BuzzFeed said mobile also accounts for a rapidly growing amount of video consumption, including 50 percent of all the video that the site produces, and this is particularly the case among millennial users. As a result of its focus on that market, BuzzFeed says that its reach is larger than several leading TV networks, including Fox, CNN and MTV — and among millennials it is larger still, putting the site ahead of most of the major networks, including NBC.

BuzzFeed reach

Obviously, BuzzFeed’s statistics are designed to promote its advertising appeal. And as with any form of web measurement, the sources it has chosen have their flaws — Google Analytics has a tendency to over-estimate certain kinds of traffic, while Nielsen and comScore have a tendency to under-estimate other kinds, including traffic from corporate networks (and BuzzFeed founder Jonah Peretti has said one of his secret weapons is the “bored at work” network).

Some of the conclusions suggested by the BuzzFeed numbers are also debatable: for example, some media analysts argue that social is not as good as search — even if the raw traffic number is larger — because search is a better indicator of purchasing intent. As for video views, TV insiders would no doubt argue that their viewership is more loyal than someone watching a viral video on their mobile device.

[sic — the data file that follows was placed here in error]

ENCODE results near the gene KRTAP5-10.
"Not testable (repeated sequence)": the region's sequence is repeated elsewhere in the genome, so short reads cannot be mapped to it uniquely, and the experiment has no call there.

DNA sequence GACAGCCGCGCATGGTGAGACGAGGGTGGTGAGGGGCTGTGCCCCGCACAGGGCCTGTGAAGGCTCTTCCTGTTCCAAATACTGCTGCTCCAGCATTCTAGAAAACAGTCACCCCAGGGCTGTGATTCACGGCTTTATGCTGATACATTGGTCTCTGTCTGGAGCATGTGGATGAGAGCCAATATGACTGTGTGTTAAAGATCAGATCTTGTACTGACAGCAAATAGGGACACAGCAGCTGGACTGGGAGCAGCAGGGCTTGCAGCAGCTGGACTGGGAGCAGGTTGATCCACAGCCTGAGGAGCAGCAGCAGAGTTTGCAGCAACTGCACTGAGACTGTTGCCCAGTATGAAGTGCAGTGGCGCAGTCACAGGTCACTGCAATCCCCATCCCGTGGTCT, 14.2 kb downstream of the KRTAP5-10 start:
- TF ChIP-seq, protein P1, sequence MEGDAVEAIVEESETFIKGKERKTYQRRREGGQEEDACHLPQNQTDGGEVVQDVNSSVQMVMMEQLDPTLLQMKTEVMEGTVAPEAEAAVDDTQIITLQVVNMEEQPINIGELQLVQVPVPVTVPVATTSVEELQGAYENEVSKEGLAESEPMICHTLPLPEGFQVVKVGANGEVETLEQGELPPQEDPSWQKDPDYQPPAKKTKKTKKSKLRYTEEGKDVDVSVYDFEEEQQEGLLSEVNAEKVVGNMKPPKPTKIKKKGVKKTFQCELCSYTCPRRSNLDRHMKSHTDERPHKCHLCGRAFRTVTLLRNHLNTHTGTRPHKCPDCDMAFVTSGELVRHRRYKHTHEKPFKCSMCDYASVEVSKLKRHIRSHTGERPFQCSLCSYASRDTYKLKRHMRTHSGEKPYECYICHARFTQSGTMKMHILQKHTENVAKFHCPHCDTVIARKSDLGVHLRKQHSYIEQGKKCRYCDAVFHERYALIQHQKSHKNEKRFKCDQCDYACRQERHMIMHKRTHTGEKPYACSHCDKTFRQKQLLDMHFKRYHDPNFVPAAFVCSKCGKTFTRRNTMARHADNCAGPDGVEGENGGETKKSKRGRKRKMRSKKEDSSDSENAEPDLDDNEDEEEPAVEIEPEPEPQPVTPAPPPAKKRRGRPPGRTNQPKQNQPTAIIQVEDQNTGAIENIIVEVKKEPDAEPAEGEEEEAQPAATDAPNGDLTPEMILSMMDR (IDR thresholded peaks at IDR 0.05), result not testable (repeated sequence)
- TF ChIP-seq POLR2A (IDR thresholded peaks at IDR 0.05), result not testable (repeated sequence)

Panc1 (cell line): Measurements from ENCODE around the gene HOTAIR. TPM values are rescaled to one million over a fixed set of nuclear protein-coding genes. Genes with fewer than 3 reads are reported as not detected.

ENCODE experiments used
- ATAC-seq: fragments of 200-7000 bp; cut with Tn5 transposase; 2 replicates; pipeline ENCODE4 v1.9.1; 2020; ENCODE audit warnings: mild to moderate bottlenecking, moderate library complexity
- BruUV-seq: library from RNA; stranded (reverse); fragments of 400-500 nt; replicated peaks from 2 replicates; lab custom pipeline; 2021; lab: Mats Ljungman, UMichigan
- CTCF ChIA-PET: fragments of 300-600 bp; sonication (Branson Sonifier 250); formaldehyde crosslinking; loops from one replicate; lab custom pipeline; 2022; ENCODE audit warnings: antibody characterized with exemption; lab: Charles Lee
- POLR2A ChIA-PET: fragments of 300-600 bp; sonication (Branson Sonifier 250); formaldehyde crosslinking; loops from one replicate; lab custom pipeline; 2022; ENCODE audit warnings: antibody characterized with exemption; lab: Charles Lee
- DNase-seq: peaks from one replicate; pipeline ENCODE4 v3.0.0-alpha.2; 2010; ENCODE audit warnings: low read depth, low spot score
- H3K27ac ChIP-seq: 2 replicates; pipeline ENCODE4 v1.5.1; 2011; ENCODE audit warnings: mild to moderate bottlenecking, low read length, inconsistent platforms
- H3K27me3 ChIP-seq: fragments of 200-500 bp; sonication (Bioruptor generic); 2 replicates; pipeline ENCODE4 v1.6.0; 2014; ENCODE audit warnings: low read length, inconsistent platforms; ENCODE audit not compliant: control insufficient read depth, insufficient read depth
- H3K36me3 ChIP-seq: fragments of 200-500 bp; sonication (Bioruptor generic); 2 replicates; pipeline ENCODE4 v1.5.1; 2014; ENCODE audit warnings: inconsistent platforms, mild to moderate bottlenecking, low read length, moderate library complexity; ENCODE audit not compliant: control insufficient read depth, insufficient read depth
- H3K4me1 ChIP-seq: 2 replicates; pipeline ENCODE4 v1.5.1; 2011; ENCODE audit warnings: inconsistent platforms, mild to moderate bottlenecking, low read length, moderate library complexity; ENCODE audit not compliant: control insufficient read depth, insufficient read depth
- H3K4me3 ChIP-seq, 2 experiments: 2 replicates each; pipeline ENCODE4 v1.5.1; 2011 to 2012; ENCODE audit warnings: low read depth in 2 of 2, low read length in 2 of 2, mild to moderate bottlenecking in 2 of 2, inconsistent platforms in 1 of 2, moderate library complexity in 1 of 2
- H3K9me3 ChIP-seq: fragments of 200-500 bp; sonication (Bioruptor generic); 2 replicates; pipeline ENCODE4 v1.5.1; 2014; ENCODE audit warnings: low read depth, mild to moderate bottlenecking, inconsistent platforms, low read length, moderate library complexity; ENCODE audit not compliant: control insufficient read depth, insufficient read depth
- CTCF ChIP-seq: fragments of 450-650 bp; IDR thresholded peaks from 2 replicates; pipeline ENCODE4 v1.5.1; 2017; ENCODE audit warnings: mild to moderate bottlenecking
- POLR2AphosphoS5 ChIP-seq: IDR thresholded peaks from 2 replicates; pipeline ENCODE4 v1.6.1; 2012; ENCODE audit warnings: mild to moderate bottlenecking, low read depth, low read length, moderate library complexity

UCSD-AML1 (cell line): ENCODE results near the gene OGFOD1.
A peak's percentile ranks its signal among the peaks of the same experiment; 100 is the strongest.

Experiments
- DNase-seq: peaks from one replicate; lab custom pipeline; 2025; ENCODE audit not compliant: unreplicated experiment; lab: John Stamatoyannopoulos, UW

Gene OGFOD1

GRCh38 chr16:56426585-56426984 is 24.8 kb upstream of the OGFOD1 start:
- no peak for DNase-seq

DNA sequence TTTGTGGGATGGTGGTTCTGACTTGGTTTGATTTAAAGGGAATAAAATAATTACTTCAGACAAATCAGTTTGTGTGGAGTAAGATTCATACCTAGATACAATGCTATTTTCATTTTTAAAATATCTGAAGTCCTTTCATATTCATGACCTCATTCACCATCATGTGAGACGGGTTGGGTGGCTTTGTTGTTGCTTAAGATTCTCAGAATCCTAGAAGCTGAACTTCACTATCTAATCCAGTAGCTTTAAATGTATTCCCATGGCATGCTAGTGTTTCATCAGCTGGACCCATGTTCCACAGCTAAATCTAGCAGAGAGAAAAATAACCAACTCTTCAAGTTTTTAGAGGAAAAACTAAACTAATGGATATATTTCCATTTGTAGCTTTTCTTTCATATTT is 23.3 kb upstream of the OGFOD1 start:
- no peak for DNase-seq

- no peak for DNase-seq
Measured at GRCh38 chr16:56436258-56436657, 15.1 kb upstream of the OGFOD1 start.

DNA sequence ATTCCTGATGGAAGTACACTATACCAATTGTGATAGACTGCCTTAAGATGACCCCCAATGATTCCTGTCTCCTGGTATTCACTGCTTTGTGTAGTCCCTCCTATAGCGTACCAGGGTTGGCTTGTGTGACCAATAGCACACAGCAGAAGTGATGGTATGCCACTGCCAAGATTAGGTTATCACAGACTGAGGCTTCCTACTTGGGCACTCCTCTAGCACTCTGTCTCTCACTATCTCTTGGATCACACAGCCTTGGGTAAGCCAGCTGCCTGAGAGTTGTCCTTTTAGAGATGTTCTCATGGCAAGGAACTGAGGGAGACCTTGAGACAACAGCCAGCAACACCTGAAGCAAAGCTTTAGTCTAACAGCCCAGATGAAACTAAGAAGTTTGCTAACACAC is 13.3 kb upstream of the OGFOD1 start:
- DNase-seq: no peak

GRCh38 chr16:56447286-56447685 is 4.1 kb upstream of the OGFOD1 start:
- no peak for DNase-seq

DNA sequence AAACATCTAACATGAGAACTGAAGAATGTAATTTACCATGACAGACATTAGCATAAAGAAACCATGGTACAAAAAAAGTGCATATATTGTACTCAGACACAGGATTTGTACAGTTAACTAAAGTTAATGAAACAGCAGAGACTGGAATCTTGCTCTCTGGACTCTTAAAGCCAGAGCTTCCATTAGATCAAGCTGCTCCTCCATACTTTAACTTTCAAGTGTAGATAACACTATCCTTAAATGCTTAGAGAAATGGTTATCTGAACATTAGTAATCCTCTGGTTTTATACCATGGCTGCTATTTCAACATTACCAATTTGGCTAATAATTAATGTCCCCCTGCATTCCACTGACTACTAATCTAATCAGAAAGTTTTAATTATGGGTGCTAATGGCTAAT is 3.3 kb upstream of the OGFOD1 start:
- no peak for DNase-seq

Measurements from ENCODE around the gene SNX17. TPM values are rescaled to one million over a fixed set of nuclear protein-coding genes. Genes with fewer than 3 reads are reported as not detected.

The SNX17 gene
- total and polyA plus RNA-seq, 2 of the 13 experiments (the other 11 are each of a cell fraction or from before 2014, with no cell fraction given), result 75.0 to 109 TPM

Those caveats aside, however, the numbers BuzzFeed is generating are still quite impressive for what is still a relatively young company.

[Source: GigaOM and BuzzFeed]

Free delivery is the most effective Online Purchase Driver, followed by Rewards and Customer Reviews

20141112_Purchase_motivatore_ecommerce_chart

As explored in the new GWI Commerce report, free delivery is the most effective online purchase driver. Of the 15 different options tracked by GWI, it’s this measure which scores the highest response globally – with 4 in 10 internet users saying it makes them more likely to purchase something online.
The power of free delivery is far from even across regions, though. It exerts its biggest impact in Europe and North America but is less important in a market like China (where internet users instead place the highest premium on customer reviews and feedback).
As the chart demonstrates, other important global motivators include:

  • Financial rewards such as coupons or discounts (35%)
  • Customer reviews (34%)
  • Loyalty points (29%)

For reviews, though, there’s a clear disconnect between supply and demand; from market to market, there are more people writing reviews than actively looking for them.

20141112_Purchase_motivatore_ecommerce

 

[Source: GlobalWebIndex]

Teens heavily use Facebook, Instagram more often than Snapchat

One of the most pressing questions about Facebook’s future revolves around teen usage. However, a new study by Forrester shows that maybe teens don’t hate Facebook after all.